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Ministry Putting up 200m Br Data Repository

Country storing electronic data abroad for large sums in foreign currency


The Ministry of Mines (MoM) is constructing a 200 million Br digital national data repository (NDR) on a 18,000sqm plot to store data collected by different international oil companies during exploration.

The NDR is located on the compound of the ministry’s branch on Asmara Street.

Since the cost of exploration for petroleum is expensive for the government, oil companies conduct exploration on different sedimentary basins using risk capital. The government has signed protocol agreements with the companies and the data is collected from the companies after their exploration.

The existing data, which was collected by different oil companies since 1934, is estimated to be worth 600 million dollars. It comprises magnetic tapes, rock samples, systemic data, and well logs taken from deep holes.

A tender for the construction of the building was floated twice; the second one earlier  this year was awarded to Tekleberhan Ambaye Construction Plc for around 90 million Br, according to Mekonnen Negusie, senior economist of petroleum licensing at MoM. 

The construction must be finalised within seven months, according to the contract signed in March 2011, and construction has started.

A total of three international consultants participated in drawing up the architectural, structural, electrical, and mechanical designs of the building last year. These are Petroleum India International, Fugro Data Solutions and its local contractor Afri Consulting Architects & Engineers and RPS Energy Ltd.

Following the financial and technical evaluations, the contract was awarded to Fugro Data Solutions, a United Kingdom (UK) based company that was founded in the Netherlands in 1962.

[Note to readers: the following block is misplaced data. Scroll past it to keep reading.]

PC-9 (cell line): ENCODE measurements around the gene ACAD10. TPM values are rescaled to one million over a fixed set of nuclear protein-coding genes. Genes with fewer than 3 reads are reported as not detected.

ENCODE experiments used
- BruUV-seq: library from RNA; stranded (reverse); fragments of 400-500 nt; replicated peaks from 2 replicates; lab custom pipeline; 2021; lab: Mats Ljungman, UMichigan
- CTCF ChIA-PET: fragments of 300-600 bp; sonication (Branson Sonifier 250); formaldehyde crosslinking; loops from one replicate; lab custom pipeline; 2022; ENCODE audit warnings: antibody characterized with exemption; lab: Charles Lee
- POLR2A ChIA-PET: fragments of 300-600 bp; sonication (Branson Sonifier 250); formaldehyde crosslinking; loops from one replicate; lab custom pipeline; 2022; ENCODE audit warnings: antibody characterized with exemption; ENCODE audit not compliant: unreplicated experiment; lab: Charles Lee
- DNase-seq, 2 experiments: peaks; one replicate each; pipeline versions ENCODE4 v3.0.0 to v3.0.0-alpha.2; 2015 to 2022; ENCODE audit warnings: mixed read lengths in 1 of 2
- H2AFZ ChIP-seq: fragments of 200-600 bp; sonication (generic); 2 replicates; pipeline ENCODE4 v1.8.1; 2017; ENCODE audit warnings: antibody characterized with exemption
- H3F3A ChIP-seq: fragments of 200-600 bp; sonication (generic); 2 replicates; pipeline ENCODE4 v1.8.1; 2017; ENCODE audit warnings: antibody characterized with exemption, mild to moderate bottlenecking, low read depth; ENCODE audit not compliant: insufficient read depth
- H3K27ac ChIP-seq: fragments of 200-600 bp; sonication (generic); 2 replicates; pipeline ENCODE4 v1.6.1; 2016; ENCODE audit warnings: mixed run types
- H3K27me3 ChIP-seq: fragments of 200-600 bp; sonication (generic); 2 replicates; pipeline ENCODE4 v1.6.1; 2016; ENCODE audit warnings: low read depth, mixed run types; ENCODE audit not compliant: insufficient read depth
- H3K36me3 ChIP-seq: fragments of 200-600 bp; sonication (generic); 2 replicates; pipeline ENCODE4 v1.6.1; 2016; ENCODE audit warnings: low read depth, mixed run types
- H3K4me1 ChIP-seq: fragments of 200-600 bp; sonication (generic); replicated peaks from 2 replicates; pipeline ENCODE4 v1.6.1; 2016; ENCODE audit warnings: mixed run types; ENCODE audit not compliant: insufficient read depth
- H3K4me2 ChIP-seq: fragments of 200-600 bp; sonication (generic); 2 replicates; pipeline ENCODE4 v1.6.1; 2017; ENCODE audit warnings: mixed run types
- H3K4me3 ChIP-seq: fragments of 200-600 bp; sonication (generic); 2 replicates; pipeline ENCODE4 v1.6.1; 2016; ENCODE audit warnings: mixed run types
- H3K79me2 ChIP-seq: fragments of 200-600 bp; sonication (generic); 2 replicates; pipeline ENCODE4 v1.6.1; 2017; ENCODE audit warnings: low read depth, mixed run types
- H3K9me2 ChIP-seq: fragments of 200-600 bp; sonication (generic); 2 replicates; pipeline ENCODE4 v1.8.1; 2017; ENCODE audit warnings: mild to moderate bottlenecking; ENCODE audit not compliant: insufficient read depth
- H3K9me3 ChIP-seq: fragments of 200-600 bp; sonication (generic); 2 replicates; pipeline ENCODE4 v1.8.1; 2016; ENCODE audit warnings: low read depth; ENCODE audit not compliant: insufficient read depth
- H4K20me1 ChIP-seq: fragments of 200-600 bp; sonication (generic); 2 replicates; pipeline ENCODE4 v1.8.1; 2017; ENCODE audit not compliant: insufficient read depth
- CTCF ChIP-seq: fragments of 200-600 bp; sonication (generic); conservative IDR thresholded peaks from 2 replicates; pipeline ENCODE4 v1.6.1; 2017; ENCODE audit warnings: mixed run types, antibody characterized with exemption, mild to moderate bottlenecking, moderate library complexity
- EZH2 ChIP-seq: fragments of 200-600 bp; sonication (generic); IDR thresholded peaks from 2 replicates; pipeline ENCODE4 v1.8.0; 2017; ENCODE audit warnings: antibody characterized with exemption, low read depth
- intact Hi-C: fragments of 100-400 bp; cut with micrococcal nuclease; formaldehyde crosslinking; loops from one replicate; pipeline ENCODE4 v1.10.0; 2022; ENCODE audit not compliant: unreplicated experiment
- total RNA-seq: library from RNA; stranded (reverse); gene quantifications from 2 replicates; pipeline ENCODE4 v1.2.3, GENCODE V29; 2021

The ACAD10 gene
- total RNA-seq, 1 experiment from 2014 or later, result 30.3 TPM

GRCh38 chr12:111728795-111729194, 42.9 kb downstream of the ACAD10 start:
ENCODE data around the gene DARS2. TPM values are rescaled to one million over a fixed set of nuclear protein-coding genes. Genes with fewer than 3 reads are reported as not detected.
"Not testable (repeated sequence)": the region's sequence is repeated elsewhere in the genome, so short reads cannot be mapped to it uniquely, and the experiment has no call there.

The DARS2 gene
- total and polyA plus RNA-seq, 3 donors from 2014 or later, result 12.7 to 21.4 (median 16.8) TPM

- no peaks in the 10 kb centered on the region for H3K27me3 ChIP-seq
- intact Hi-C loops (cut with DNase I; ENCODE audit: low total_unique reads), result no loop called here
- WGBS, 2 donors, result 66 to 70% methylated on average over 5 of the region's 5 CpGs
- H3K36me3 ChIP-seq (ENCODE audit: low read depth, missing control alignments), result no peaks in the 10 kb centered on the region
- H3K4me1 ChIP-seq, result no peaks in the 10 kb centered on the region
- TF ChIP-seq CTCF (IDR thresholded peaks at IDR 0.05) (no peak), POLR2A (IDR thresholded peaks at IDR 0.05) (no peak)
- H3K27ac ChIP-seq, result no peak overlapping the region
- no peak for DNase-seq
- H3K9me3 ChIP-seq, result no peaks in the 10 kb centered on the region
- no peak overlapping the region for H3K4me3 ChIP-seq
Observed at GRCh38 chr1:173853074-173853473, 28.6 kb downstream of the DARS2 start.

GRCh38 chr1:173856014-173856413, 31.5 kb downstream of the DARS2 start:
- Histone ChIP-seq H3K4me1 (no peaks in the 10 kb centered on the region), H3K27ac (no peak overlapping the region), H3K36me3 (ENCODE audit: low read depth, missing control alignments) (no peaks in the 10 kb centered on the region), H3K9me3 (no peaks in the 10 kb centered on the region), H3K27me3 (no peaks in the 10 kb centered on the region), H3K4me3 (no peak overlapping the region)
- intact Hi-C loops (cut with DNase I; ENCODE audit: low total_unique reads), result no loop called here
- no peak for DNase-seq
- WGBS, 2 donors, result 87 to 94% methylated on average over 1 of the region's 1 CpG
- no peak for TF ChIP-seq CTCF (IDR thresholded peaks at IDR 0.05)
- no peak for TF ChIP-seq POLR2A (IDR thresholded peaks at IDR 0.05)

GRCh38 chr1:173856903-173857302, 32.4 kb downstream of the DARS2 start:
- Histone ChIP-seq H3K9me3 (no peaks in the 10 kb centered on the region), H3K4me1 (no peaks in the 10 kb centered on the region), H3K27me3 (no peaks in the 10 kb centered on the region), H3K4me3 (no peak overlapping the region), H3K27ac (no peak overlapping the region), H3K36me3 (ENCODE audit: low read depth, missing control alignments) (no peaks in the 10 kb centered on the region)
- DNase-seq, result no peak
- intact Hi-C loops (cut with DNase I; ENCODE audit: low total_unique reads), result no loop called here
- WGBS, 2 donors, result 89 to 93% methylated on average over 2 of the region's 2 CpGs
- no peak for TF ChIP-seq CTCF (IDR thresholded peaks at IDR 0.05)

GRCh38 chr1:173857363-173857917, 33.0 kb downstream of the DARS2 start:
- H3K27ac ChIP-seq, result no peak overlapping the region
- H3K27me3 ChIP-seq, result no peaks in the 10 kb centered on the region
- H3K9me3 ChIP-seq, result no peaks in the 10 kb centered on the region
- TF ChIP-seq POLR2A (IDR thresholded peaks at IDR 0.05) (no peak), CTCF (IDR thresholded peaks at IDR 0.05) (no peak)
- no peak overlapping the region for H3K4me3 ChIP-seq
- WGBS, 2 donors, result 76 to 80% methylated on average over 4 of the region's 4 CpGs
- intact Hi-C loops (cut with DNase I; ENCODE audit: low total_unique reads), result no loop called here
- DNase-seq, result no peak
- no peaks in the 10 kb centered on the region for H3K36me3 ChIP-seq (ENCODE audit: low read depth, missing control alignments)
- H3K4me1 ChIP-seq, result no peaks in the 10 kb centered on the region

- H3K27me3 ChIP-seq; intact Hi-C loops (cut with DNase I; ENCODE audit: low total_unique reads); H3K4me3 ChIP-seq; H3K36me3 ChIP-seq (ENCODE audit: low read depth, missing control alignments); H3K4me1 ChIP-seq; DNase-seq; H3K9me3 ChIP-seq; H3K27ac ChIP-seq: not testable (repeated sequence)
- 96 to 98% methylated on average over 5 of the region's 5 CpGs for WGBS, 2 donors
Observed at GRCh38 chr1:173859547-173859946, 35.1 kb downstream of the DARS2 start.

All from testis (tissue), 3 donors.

To date, the data has been stored haphazardly in offices with moderate air conditioning, according to Mekonnen. The present location where the database is stored does not have gas suppression to enable petroleum samples to be stored in the same building, he claimed.

Since the country does not have a standardised data management system, electronic system data is stored in foreign countries, which costs the country large sums in foreign currency.

The NDR is expected to preserve the data by managing the identity, integrity, and quality of the archives. It would also secure data as the system has scanning facilities which would helps to retrieve the data if the building was damaged.

“Organised data and information of high quality attract investors in the sector as they would be interested in easily accessible information about previous explorations,” Mekonnen said.

Many local and international companies have engaged in oil exploration, including Afar Exploration, Africa Oil, South West Energy Ltd, and Petronas Carigali.

Petronas Carigali has abandoned its oil exploration activities after spending around 350 million dollars during seven years of operation. The company tried to transfer all of its exploration activities to South West Energy, but the deal was not accepted by MoM and the blocks were returned to the government.  

“They spend huge amounts of foreign currency during exploration whether they are successful or not, and the data is used as input for companies new to the country,” Mekonnen said.



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